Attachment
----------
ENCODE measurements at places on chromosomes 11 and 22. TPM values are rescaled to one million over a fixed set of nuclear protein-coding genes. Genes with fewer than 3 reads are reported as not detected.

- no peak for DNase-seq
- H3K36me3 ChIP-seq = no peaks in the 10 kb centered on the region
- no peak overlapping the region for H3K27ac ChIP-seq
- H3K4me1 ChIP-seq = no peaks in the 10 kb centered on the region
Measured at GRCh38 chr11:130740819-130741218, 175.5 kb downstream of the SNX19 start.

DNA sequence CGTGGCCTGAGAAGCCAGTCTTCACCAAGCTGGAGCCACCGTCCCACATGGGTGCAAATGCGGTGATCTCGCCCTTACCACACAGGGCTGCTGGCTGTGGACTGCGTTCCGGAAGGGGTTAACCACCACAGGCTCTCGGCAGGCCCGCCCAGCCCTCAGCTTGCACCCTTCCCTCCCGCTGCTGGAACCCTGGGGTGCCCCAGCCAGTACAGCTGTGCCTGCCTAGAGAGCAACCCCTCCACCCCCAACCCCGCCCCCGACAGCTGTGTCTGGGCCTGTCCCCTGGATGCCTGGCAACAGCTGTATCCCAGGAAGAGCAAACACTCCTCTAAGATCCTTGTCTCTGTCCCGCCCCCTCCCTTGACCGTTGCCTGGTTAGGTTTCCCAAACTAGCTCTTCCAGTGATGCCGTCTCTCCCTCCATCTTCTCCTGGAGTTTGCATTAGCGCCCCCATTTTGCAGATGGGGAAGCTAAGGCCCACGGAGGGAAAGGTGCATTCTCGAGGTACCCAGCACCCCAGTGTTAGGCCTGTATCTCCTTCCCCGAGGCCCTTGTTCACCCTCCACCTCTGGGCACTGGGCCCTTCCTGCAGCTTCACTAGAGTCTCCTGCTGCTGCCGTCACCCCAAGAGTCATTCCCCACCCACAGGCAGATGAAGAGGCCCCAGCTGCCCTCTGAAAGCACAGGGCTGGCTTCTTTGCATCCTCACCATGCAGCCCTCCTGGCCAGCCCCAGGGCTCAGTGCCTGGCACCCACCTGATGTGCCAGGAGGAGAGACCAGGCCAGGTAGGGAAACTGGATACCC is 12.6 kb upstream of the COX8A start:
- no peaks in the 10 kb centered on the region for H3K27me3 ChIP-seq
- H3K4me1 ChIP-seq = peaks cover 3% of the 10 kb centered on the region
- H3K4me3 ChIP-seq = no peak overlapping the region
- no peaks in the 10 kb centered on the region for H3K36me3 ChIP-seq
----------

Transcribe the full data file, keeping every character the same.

ENCODE measurements at places on chromosomes 11 and 22. TPM values are rescaled to one million over a fixed set of nuclear protein-coding genes. Genes with fewer than 3 reads are reported as not detected.

- no peak for DNase-seq
- H3K36me3 ChIP-seq = no peaks in the 10 kb centered on the region
- no peak overlapping the region for H3K27ac ChIP-seq
- H3K4me1 ChIP-seq = no peaks in the 10 kb centered on the region
Measured at GRCh38 chr11:130740819-130741218, 175.5 kb downstream of the SNX19 start.

DNA sequence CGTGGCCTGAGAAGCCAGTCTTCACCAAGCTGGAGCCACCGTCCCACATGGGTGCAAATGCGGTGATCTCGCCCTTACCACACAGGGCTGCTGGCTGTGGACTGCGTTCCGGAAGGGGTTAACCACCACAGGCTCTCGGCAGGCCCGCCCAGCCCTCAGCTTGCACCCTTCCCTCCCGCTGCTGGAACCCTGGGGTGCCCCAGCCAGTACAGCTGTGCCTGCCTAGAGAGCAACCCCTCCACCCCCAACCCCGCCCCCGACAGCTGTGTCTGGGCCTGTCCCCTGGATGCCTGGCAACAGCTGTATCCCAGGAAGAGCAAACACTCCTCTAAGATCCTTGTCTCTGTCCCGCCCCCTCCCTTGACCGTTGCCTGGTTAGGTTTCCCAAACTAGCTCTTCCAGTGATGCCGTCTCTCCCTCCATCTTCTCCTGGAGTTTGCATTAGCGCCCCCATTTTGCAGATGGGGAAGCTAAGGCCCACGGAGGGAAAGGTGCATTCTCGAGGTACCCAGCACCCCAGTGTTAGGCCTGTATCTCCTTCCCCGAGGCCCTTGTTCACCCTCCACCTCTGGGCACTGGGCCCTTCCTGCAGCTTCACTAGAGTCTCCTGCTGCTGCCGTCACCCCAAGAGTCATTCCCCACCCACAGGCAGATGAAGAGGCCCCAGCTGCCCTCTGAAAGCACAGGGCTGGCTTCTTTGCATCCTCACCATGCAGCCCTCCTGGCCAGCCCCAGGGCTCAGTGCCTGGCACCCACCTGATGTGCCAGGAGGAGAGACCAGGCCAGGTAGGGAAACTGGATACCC is 12.6 kb upstream of the COX8A start:
- no peaks in the 10 kb centered on the region for H3K27me3 ChIP-seq
- H3K4me1 ChIP-seq = peaks cover 3% of the 10 kb centered on the region
- H3K4me3 ChIP-seq = no peak overlapping the region
- no peaks in the 10 kb centered on the region for H3K36me3 ChIP-seq